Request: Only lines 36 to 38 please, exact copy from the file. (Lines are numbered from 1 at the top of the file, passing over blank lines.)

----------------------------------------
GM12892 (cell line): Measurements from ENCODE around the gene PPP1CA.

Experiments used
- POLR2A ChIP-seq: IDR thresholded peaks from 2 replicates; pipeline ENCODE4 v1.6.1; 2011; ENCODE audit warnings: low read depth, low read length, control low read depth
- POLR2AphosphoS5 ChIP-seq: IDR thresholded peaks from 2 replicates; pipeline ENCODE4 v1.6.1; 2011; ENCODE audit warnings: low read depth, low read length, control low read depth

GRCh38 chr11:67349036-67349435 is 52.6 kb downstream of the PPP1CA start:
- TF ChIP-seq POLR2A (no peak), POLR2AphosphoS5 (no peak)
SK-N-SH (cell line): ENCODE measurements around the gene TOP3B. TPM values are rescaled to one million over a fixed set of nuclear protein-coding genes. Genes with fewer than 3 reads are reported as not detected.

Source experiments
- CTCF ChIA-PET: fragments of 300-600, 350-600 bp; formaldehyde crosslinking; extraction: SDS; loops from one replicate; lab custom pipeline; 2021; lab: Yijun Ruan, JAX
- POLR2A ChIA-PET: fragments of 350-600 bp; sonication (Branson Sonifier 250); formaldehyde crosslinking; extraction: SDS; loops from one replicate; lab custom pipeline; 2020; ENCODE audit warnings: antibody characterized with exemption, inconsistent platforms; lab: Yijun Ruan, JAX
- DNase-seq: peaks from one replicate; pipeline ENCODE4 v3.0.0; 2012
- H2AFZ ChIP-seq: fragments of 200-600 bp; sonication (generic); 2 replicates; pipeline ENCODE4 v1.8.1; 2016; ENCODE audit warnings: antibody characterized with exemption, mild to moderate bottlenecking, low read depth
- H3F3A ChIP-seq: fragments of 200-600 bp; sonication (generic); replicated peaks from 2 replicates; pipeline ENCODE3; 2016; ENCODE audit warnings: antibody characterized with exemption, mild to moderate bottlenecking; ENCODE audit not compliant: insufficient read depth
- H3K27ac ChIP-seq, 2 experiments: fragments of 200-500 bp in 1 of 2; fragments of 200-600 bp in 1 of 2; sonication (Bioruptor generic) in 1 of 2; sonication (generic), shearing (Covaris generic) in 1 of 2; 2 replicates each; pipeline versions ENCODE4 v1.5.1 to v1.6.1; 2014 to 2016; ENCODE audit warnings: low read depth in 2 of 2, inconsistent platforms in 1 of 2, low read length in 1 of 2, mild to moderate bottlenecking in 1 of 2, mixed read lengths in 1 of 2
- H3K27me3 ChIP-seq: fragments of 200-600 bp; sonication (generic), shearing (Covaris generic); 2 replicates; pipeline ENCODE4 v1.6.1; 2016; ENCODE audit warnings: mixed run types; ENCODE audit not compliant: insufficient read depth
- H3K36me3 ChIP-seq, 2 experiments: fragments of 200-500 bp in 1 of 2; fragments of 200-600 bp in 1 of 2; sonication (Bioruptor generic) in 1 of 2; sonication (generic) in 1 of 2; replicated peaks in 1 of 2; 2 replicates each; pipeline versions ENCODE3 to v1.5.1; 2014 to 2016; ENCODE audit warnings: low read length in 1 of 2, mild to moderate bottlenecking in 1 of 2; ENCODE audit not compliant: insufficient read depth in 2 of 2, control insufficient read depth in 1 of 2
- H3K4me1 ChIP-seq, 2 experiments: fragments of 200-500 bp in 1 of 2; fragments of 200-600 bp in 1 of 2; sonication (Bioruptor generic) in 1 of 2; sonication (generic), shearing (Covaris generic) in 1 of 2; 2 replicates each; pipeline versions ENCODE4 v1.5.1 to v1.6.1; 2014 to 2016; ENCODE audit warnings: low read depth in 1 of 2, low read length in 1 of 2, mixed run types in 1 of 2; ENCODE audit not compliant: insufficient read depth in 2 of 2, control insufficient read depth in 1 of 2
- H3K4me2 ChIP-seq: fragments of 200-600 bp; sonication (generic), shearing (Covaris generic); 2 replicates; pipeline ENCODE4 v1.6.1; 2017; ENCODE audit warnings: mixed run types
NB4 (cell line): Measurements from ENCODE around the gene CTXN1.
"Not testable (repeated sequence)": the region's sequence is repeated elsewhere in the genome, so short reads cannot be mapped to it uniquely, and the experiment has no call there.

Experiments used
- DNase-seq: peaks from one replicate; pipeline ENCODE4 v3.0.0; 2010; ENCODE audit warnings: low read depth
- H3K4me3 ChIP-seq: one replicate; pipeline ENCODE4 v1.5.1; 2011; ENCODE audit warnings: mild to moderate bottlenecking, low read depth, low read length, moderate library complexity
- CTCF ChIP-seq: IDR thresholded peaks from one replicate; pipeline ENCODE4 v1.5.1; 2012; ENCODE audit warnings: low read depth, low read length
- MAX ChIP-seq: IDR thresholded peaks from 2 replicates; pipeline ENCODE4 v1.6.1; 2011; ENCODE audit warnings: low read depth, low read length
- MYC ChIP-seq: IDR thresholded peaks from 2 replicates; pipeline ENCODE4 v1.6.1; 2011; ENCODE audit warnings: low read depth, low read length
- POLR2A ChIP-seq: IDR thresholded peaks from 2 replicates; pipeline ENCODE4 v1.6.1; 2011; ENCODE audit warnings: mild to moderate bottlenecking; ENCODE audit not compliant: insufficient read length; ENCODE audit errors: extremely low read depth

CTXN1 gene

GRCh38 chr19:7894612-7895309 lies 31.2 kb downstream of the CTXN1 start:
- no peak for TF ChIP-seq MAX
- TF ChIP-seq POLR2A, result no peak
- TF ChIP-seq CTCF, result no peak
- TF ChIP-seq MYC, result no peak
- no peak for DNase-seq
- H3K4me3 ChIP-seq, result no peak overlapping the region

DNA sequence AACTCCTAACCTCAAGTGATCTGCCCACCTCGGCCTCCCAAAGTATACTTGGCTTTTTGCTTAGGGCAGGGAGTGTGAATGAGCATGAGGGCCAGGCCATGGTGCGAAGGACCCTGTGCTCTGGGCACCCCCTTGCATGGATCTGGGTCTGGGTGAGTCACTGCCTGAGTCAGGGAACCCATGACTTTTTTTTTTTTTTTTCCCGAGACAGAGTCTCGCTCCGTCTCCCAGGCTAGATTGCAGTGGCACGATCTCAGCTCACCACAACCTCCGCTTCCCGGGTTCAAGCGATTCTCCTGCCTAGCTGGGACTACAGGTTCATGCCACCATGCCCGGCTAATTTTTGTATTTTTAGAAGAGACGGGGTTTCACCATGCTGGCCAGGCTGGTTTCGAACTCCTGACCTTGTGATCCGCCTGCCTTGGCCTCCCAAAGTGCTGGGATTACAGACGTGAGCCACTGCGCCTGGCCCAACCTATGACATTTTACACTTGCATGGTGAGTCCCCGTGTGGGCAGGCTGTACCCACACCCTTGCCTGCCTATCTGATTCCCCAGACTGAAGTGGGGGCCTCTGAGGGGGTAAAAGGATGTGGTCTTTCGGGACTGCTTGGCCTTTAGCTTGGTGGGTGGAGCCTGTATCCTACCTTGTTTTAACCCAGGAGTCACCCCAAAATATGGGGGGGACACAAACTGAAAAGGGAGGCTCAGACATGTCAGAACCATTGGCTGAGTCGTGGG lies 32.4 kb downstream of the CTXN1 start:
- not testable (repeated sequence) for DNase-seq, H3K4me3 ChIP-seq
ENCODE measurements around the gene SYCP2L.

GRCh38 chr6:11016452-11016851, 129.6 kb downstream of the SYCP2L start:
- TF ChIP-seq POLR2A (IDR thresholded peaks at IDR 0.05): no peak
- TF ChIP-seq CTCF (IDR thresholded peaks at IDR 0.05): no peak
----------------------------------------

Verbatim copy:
DNA sequence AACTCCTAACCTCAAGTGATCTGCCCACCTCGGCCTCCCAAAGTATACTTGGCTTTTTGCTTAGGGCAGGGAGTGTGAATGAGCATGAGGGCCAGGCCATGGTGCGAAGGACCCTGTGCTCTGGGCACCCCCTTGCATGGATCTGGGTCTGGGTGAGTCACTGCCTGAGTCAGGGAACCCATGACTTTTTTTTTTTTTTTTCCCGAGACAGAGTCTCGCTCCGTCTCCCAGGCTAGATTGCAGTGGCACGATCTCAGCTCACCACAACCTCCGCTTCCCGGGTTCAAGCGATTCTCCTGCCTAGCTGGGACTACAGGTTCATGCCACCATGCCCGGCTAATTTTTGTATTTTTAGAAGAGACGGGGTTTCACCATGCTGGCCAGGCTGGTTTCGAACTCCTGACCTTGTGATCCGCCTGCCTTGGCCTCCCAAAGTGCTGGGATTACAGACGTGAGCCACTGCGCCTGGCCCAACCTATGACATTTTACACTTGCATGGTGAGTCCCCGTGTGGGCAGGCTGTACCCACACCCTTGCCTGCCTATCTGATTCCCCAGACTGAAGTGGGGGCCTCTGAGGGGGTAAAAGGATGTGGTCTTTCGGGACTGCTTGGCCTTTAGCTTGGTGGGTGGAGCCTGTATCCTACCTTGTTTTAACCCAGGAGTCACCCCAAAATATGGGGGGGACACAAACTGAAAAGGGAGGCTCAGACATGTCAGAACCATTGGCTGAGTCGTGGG lies 32.4 kb downstream of the CTXN1 start:
- not testable (repeated sequence) for DNase-seq, H3K4me3 ChIP-seq
ENCODE measurements around the gene SYCP2L.